Why was the Government proposing using the SCAPE discount rate in the economic check? Is this a way of gaming the system/preventing floor breaches?

The Government Actuary has carried out a comprehensive review of the cost control mechanism and concluded that it cannot protect the taxpayer without making some allowance for the wider economic situation.

Based on the Government Actuary’s findings, the Government judges that it is right to now allow for changes to the wider economic situation, albeit in a limited way, to be considered in the cost control mechanism via an economic check.

Under the proposed design, a change in long-term economic factors could not in itself cause a change to member benefits. In simple terms, benefits would not be reduced if the country could afford to continue paying the current level of benefits. Similarly, benefits would not be increased if the country could not afford to pay these increases.

The Government Actuary has recommended an economic check linked to the SCAPE discount rate as, under the current methodology, the SCAPE discount rate is set based on expected long-term GDP.

The Treasury was consulting on the SCAPE discount rate methodology  in parallel to the cost control mechanism consultation. If the methodology changes following the outcome of that consultation, an alternative discount rate would likely need to be applied to the economic check. The Government was seeking views on the appropriate discount rate to use for the economic check. This consultation closed on 19 August also.

Does the Government think the mechanism is broken because of the floor breach?

The Government Actuary carried out a comprehensive review of the cost control mechanism and concluded that changes are needed in order to ensure that the mechanism works in line with its original objectives.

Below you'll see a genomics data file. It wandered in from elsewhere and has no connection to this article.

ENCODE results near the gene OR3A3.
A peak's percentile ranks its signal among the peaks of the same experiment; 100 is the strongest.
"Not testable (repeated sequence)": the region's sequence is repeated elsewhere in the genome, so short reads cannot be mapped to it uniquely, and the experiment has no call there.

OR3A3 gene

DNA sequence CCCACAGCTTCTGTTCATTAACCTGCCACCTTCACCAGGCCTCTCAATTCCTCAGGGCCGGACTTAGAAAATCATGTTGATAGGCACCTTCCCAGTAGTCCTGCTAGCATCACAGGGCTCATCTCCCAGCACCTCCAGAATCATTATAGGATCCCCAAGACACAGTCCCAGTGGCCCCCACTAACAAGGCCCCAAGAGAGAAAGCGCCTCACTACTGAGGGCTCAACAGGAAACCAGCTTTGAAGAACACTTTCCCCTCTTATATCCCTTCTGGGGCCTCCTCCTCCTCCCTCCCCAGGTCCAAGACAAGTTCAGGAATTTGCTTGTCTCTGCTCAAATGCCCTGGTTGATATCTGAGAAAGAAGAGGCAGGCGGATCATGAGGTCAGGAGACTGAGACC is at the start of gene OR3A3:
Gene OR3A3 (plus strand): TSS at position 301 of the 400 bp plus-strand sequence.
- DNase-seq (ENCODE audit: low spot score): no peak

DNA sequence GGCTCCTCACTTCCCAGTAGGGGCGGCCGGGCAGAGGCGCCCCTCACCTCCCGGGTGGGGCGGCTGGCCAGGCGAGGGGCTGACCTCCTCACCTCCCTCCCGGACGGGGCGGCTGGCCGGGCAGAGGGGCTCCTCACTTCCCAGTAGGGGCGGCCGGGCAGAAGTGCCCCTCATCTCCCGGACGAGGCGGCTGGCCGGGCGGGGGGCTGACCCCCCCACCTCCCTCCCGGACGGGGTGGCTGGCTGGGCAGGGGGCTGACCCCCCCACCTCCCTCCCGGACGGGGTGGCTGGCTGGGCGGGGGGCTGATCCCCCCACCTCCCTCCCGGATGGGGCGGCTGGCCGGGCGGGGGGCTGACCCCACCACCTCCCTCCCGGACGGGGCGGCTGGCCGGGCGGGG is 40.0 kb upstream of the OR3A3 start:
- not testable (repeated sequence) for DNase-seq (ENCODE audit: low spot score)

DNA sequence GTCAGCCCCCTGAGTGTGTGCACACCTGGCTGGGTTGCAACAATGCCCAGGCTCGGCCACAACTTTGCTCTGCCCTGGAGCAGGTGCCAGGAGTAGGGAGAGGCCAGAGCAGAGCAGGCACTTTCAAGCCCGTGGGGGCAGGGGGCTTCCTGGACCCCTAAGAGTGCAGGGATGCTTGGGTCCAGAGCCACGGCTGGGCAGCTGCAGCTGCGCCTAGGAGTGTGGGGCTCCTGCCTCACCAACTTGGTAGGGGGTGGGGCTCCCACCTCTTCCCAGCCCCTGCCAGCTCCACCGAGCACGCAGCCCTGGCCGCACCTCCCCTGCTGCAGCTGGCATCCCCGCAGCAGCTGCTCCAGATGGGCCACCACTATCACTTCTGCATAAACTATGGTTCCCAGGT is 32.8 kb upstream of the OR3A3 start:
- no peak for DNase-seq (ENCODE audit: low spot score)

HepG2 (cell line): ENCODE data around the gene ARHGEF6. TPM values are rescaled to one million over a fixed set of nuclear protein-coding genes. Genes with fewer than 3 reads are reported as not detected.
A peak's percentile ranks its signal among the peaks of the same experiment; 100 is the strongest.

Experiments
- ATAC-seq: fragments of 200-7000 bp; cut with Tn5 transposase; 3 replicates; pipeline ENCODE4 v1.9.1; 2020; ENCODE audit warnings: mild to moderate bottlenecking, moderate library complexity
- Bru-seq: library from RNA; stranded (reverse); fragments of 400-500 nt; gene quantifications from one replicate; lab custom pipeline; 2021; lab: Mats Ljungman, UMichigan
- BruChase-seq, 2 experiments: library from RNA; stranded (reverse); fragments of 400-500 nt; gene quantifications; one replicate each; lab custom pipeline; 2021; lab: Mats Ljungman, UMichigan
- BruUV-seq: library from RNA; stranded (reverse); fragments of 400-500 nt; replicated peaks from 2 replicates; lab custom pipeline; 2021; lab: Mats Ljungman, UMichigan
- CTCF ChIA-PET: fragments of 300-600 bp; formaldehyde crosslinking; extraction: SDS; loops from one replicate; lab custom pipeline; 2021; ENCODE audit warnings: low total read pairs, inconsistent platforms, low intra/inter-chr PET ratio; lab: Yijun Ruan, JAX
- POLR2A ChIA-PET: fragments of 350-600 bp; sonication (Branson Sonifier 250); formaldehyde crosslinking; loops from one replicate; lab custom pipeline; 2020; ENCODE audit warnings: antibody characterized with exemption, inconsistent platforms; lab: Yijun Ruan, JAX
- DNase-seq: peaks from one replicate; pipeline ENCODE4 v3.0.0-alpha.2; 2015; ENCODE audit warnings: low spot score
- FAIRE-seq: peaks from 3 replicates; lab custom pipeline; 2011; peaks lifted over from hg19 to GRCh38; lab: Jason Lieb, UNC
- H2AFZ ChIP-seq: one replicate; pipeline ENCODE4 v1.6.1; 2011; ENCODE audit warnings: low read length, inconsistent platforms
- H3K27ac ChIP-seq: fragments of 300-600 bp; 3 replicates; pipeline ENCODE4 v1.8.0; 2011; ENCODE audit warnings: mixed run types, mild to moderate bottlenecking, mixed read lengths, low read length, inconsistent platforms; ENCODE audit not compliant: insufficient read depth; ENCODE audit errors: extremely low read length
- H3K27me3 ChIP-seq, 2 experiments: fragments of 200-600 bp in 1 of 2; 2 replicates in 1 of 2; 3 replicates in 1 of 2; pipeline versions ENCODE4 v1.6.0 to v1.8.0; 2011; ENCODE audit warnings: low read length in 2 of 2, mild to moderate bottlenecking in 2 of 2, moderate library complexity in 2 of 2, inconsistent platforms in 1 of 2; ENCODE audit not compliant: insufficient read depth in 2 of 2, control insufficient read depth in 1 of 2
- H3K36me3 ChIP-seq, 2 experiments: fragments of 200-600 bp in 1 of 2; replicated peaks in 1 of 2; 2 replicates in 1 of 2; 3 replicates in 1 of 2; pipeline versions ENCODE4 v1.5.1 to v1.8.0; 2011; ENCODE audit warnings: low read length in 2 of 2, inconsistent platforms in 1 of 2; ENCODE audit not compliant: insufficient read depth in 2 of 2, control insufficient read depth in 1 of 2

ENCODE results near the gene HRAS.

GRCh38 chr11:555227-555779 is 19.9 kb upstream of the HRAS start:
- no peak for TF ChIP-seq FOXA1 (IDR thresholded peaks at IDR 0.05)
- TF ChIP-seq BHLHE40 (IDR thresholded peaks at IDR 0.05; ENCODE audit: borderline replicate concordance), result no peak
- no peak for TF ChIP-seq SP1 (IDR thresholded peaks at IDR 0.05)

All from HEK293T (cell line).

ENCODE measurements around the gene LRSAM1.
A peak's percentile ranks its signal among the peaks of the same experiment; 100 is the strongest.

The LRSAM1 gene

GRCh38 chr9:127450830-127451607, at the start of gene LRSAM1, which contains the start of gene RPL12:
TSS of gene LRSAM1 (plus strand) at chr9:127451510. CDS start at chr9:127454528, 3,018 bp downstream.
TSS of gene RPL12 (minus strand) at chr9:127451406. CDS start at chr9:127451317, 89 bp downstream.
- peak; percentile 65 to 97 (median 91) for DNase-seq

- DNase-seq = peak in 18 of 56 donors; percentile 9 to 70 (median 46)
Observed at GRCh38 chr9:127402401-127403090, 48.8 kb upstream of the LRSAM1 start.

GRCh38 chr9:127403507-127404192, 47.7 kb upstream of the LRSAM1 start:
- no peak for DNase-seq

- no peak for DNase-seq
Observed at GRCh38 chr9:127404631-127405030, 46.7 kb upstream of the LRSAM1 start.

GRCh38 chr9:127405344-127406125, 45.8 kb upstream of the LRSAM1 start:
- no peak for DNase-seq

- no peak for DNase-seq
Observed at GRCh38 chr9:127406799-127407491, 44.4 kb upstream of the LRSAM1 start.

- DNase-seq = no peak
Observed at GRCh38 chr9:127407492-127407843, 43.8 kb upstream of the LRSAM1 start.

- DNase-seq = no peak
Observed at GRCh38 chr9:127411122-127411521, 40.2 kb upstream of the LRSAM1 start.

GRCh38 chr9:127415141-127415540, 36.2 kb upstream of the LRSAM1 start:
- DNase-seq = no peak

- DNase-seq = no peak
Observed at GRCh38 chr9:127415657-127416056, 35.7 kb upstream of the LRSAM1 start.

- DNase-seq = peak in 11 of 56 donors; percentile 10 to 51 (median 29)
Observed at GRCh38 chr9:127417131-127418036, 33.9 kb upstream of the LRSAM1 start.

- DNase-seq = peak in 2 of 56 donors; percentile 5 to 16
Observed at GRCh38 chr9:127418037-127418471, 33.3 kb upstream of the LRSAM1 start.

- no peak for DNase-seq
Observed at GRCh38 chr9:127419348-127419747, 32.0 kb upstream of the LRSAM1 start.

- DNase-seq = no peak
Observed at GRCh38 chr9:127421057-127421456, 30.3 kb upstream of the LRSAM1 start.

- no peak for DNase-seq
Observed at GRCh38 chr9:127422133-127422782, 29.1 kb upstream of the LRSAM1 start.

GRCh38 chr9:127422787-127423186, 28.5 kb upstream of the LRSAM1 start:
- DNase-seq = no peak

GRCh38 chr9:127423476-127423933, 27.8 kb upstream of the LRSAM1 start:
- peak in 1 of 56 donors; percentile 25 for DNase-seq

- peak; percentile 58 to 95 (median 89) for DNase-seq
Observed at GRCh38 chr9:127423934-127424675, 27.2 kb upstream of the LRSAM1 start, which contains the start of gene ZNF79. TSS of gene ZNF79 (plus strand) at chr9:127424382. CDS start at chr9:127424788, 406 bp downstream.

The Government believes that the proposed reforms will establish a fairer balance of risks between the taxpayer and scheme members, and create a more stable mechanism. 

All the Government’s proposals are in line with changes recommended by the Government Actuary.

Will this impact the 2016 valuations?

The 2016 valuations will not be affected by these proposed reforms.

The Government is working at pace to implement its proposed changes ahead of completion of the 2020 valuations process.

When will the 2016 valuations be finalised?

HM Treasury has set out in amending Directions the detail of how the cost control element of the 2016 valuations will be completed. 

HM Treasury has shared the amending Directions with public sector schemes so that, by engaging with Scheme Advisory Boards (SABs), schemes are able to update the 2016 valuation assumptions and/or collect additional data where this would be necessary to complete the cost control element of the 2016 valuations. Following engagement with SABs, final versions of the Directions will be published, and schemes will then finalise results for the 2016 cost control valuations. 

Where necessary, schemes will then commence discussions with SABs on how to rectify any floor breaches that occur. In February 2021, the Government announced that any ceiling breaches that occur at the 2016 valuations will be waived, but that any floor breaches will be honoured.

Why is the Government making members pay for the cost of remedying the discrimination identified in the McCloud litigation?

When the cost control mechanism was established, it was agreed that it would only consider costs that affect the value of the schemes to members (a ‘member cost’).  

Addressing the discrimination identified in the McCloud and Sargeant judgments (giving members a choice of scheme benefits for the remedy period) involves increasing the value of schemes to members; the costs associated with this therefore fall into the ‘member cost’ category.   

As a ‘member cost’, this will be taken into account in the completion of the cost control element of the valuations process.